Craig and I flew to the west coast last week to work with a great group of people. We were there to work with them on building a high performing team, but by the end of the day, it was clear that they don’t need to be a team. Although it doesn’t happen often, sometimes we advise people to stop trying to be a team and to aim for a model that would be a better fit for the task at hand.

What do we mean when we say, “team.”

I use the word ‘team’ when two things are true of a group of people:

  1. The share a common goal; and
  2. They are interdependent

The group we were working with consisted of the leaders of several shared service support functions. They were the ‘keep the lights on’ part of the organization. As such, they definitely had a shared goal—to keep the operation running safely and smoothly. Criterion number one, check!

It didn’t take us long to realize that they didn’t meet the second criterion; they weren’t very interdependent. The organizational structure was built with clear lines of accountability and few cross-functional entanglements. Each member of the group could accomplish their goals without needing the assistance of the others.

Here’s why it matters

It would have been easy to just slap the label of team on this group and proceed with our standard efforts at improving their effectiveness, but a team requires too much investment to use when not warranted. Building a team requires extensive investment in creating and maintaining alignment and in fostering a healthy dynamic. Neither of those come quickly, nor will they last without ongoing commitment and effort. Building a team is just not worth the investment if the group can succeed independently.

What’s the alternative?

We didn’t pack our bags and go home the moment the group realized they weren’t a team. Instead, we talked about the alternative model; how to become a great community. A community is exactly what it sounds like: A group of people who, although they don’t live under the same organizational roof, have common interests and an ability to support one another. There are many benefits of being a part of a strong community at work.

Think about the benefit of being a part of a community in your home life. It’s great to know that there’s a place to borrow a cup of sugar when the stores are closed. It’s nice to rest assured that your kids walk past eight houses where they could stop in if ever there was danger. And the fireworks display at the park is WAY better than what you could do in your backyard, because you all chip in. The same benefits are available from a community at work.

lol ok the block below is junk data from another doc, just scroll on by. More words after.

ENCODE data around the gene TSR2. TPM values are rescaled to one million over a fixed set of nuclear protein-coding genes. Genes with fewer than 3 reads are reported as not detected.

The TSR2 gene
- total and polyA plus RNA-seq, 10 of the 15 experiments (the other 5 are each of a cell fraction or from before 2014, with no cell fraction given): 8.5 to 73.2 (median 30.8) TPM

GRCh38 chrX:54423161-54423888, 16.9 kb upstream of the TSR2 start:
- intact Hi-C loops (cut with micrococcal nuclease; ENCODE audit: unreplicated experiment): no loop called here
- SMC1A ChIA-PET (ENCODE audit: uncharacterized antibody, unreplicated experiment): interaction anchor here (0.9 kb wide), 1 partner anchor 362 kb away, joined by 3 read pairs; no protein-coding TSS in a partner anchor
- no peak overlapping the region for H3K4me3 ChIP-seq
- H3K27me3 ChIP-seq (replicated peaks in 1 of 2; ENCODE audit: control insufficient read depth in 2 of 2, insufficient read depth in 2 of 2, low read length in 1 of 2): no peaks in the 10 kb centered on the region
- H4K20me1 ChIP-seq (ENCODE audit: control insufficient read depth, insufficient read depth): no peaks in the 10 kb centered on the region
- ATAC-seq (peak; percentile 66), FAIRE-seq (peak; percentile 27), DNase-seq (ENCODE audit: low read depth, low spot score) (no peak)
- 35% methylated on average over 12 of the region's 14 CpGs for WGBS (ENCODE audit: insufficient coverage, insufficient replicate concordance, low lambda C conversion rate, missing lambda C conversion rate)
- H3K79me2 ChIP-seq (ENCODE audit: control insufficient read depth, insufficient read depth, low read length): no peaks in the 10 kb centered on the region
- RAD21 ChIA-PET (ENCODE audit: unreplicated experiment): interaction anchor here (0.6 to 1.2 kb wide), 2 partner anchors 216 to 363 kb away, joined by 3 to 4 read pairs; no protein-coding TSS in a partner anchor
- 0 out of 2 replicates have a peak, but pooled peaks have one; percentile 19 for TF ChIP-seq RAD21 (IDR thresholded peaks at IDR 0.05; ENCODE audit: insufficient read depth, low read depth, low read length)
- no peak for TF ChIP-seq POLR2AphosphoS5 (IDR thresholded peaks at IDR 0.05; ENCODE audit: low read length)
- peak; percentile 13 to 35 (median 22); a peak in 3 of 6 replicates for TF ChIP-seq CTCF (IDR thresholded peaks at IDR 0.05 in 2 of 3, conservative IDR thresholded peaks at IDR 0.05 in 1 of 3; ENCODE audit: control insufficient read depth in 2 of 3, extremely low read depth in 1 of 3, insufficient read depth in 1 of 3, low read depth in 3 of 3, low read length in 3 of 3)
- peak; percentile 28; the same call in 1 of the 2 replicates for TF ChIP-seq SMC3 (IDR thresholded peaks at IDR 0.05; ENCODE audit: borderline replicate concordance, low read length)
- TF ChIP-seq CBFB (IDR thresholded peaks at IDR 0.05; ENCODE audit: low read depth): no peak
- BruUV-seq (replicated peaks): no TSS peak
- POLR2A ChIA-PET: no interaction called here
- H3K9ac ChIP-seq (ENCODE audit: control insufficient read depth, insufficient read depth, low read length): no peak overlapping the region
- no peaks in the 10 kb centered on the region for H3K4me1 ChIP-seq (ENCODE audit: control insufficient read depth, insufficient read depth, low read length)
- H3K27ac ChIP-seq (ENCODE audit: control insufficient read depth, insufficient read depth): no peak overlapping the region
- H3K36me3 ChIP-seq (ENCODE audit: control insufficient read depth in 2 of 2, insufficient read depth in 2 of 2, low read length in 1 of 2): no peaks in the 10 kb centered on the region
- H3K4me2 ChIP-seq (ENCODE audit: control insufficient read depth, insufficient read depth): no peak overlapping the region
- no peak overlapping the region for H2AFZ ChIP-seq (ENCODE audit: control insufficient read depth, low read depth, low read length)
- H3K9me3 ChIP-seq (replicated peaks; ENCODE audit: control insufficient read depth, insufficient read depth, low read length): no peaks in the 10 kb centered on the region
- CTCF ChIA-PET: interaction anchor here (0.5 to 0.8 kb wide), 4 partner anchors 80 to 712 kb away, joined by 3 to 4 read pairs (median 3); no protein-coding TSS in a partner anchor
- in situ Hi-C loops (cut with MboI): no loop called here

How to be a better community

Instead of spending our day together helping the group become a better team, we helped them think of ways to be a stronger and more valuable community for one another.

  1. Get to know one another. Because the group had been able to operate relatively autonomously, they didn’t actually know one another very well. As senior leaders in very demanding jobs, one of the advantages of being a part of a strong leadership community is the availability of moral support. They committed to get to know one another a little better so they would feel more comfortable seeking out that support when needed.
  2. Share learning. Although their work is quite different from one another’s, there are so many opportunities to share learning on common issues faced in supporting the organization. They resolved to share what they learned about influencing up, dealing with disasters, and recruiting talent.
  3. Be a sounding board. In the current model, the only review of the members’ work comes from the leader. To be a stronger community, they agreed to act as an advisory board for one another. Members will bring their most important and challenging issues to the table and seek counsel from the community. They acknowledge that this won’t be technical expertise, but the wisdom and experience in the community makes it a very valuable source of diverse perspectives.
  4. Provide back up. Building an organizational model with little interdependence is great for getting things done, but it means that there is no redundancy across leaders. The community has agreed to get sufficiently up to speed on one another’s areas that another member could step in and provide guidance in the others’ absence. This won’t solve the succession challenge, or even cover an extended illness, but it will provide peace of mind for the occasional week away.
  5. Advocate on common concerns. As the saying goes, “There is strength in numbers.” For this community, that means greater impact in influencing the organization on shared priorities. The group came up with several areas where they believed speaking with a common voice would get more attention and more resources.
  6. Pool resources for shared initiatives. Finally, the community saw many spots where sharing their resources would allow them to do things more efficiently. One opportunity they discussed was the gap in training between general people management (which is provided by the organization) and specific technical training (which is distinct in each group). That gap included skills such as project managing engineers and dealing with a crisis.

The notion of team is so common these days that you probably don’t stop to ask whether a team is the right structure for you. There have been several cases we’ve dealt with lately where the group was right to question whether the investment in sustained alignment and a constructive dynamic was worth it given the relative independence of the members. In some cases, the answer was, “yes.” In this case, it was, “no.”

Further Reading

Maybe You Don’t Need to Be a Team

Can Your Team Make Decisions

Focus Your Time on Real Value

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